Encore: ‘A work of genius. The finest play ever written’

Share this article
Have your say

Actress Maureen Beattie says she has been overwhelmed by the audience response to the revival of Michael Frayn’s comedy Noises Off.

Maureen said of the play, that is visiting the Lyceum from Monday (May 13) to Saturday 18: “It’s a work of genius. There’s no question about that. It’s widely regarded as the finest play ever written. It’s extraordinary how it builds.”

The story tells of a pretty awful theatre company putting on a dire play. The action is split into three sections: at first the audience see the actors perform the play, then the scene switches to antics that are going on backstage as the play is being performed in the background. Finally, it switches back round again to the play at the end of the tour when things have pretty much fallen to pieces.

Maureen is a familiar face to viewers of TV series like Lewis, The Bill, Taggart and Casualty. She plays a dual role of actress Dotty Otley, who performs the role of housekeeper Mrs Clackett. She said the character, who is a posh and slightly old-fashioned sitcom actress, “has basically lost her mind and gone mad” by the end of the play.

“Everybody on stage is either wanting to kill somebody or wanting to get off with somebody.”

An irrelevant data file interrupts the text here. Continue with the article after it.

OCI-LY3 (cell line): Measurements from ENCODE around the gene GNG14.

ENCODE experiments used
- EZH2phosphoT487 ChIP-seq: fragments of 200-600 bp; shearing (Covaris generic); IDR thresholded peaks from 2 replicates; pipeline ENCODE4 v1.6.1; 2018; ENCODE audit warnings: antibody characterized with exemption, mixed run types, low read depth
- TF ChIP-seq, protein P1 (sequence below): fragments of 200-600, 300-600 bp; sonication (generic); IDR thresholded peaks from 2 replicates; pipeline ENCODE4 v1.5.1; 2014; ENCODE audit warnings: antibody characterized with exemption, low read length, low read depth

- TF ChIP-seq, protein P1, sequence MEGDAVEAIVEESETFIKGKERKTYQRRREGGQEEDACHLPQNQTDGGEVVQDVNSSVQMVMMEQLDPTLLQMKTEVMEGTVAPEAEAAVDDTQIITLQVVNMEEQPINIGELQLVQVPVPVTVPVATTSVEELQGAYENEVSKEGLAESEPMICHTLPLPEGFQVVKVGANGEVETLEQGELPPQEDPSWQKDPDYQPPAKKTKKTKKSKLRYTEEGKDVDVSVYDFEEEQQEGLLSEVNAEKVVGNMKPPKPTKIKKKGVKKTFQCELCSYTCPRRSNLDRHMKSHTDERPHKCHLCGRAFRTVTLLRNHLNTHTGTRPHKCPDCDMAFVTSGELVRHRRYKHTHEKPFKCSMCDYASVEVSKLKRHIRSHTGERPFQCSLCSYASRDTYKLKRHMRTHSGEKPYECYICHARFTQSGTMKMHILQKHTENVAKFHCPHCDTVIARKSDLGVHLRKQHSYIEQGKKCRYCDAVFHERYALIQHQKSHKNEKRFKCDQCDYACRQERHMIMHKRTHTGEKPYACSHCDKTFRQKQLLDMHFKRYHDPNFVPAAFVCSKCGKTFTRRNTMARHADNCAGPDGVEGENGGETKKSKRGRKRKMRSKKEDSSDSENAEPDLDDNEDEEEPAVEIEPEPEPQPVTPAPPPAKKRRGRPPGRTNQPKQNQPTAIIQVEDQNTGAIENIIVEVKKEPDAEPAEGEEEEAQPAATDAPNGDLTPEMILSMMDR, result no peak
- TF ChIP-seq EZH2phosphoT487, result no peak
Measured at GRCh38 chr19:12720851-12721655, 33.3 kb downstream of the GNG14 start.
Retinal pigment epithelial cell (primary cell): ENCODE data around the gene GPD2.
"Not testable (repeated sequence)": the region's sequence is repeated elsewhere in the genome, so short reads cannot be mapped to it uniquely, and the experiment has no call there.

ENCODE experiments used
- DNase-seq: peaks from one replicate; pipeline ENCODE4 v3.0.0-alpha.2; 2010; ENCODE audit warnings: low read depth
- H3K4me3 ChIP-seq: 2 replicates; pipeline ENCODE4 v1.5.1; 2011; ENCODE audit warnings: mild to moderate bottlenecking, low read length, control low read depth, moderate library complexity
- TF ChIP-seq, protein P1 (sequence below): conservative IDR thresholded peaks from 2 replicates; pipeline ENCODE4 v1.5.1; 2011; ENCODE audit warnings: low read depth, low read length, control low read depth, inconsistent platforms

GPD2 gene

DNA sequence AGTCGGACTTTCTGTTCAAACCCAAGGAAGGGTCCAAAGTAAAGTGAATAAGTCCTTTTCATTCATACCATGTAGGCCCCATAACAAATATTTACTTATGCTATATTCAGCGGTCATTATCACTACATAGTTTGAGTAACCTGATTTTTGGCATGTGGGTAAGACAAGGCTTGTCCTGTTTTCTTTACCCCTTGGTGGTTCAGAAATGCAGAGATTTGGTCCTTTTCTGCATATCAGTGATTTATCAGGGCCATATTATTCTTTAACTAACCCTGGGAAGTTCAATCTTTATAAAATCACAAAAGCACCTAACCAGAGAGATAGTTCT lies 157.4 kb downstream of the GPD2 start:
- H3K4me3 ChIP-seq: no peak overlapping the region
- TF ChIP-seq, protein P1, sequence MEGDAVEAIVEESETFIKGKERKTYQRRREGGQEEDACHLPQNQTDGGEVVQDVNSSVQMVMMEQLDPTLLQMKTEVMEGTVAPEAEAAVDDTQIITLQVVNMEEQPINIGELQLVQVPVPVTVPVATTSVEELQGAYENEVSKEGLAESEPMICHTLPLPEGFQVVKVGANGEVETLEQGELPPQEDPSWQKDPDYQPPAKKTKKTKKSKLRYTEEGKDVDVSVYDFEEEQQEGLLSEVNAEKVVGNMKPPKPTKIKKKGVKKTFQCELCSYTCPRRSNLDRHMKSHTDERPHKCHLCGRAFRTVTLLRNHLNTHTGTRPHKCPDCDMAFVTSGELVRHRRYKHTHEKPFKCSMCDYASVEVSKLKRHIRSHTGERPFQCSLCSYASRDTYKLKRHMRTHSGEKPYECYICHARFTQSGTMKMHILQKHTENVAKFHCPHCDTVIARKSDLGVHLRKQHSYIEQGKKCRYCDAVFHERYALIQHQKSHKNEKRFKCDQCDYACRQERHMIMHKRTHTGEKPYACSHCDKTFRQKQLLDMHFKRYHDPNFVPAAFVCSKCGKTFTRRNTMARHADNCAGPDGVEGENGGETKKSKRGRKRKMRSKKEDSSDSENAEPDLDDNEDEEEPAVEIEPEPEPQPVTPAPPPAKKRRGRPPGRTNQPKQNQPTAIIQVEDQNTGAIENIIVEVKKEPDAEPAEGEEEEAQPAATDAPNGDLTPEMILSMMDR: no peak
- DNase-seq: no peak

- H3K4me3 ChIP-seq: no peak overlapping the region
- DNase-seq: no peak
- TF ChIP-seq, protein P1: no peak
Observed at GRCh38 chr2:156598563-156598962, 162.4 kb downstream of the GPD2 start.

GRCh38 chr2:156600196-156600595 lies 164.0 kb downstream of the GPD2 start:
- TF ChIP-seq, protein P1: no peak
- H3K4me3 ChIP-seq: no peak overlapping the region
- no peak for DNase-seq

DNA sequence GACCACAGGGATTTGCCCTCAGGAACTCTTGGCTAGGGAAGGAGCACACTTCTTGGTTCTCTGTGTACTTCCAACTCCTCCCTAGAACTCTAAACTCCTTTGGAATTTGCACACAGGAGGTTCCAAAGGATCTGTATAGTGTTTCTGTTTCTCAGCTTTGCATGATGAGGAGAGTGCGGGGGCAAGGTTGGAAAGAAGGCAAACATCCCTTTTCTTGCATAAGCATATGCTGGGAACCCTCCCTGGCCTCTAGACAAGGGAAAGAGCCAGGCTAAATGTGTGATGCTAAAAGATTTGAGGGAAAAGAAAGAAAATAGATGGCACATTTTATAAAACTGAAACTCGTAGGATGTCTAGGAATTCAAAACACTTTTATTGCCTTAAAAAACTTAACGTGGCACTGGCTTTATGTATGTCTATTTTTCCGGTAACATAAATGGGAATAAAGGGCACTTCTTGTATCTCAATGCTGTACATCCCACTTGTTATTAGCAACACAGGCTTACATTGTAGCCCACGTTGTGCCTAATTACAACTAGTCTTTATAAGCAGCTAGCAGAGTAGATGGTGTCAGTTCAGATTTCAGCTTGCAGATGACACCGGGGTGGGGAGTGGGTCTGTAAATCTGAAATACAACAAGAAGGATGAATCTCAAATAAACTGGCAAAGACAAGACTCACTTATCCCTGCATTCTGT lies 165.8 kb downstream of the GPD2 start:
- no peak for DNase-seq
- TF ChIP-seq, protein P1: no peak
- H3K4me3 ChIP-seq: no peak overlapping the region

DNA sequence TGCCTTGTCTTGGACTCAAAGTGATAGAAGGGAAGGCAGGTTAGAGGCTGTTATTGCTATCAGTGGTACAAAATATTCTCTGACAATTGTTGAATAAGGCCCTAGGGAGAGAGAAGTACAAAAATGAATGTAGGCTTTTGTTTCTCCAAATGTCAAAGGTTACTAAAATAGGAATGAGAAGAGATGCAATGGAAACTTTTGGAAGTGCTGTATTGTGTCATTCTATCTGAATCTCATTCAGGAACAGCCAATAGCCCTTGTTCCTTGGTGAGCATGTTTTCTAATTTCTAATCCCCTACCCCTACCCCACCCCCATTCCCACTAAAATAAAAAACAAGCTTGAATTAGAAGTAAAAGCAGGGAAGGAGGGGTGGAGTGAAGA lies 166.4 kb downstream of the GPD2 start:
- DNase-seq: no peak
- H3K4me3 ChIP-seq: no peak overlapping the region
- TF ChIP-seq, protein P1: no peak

Maureen said that Michael Frayn “has a wonderful forensic sense of humour” and expertly layers laugh upon laugh.

She added that he very cleverly plants a key idea in the audience’s mind early on that won’t become obvious until the third act, when it raises a huge laugh when people realise what has happened.

Maureen said: “It’s really marvellous to be playing something where you open your mouth and people are laughing at what you’ve said.

“When we were all starting rehearsals and meeting each other, we were all saying we will be the first company that don’t get any laughs out of the play. But it’s so failsafe and so funny.”

She said that the company are nothing like the shambolic group on stage. There is so much complicated quickfire action, including some amazing stunts, that everyone has to know exactly what they are doing and they rely on each other to get things right. Maureen added: “This play would be a nightmare to do if you didn’t get on.”

Apparently all the running around keeps the cast very fit. Maureen joked that she can eat what she likes while she is playing the role.

She added: “We’re always working on it on the tour. We keep it alive and fresh.

“My dad Johnny Beattie is in the business – he’s a famous comedian in Scotland.

“Whenever he started in panto in mid-November, the show would go on until the end of March. He would go into the dressing room and write ‘first performance’ across the mirror in red lipstick. It was to remind him that you might be doing your 195th performance as dame but the audience is in for the first time and deserve a fresh performance.

“In the show we might not have it written upon our mirrors but we make sure we remember it.”

Maureen said she is looking forward to stopping in Sheffield on the tour.

She said: “I know Sheffield. I’ve worked in both theatres on all three stages – both the Crucible main house and Studio and the Lyceum, where I was in Rebecca playing Mrs Danvers. I always enjoy coming because it’s a good city, Sheffield.”